Ira argues the topic of critical teaching. Anyone can be a bad teacher but being a good or great teacher is very difficult. Getting students to think beyond the questions and answers is not easy. One way IRA achieves this is by asking his students about a topic or question then redirecting the question upon his students in a way that they can debate or brainstorm and think critically. This gives power to the students and they are then able to build upon their curriculum.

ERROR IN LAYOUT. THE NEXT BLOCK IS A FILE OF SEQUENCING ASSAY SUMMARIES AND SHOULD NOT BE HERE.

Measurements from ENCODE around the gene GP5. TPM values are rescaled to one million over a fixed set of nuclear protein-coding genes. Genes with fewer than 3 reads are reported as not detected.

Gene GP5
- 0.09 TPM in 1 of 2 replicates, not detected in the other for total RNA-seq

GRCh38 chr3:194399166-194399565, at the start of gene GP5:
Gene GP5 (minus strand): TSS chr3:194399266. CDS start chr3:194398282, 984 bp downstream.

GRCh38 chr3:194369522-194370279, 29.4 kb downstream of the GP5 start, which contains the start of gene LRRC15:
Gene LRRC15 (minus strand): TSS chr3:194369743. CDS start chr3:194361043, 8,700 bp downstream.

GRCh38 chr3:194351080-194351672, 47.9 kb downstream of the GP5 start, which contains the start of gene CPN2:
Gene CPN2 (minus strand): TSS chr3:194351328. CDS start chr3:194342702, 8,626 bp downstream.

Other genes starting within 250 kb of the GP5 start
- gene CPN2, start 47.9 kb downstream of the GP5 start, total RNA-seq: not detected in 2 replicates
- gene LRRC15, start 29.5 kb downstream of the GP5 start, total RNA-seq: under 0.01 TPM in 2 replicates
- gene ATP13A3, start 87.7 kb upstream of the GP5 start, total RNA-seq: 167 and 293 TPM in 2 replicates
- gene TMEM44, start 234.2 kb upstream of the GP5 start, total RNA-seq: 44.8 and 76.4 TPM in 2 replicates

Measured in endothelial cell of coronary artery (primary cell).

Ira also has a strong argument on challenging the social relations. Social relations decide who talks first, who talks the most, and whose word is most important. In my future classroom I hope to use Q.S.Q., questioning the status quo. Instead of making the teacher the most important role or having he or she answer all of the questions I hope to allow the children to have an equal voice. We are all products of social experiences thus our social context is very important in who we are. IRA has three main questions that come about in this topic. One is what kind of changes are needed and can we as educators teach it? Second is as educators are we responsible and capable to create change? Last and most importantly, what tools are needed to make change? Questioning the status quo, acknowledging inequality and injustice in society are all controversial ways to educate. In my eyes these are a must and should be used to improve teaching. I found this to be a very interesting topic and hope to learn more about it later this week.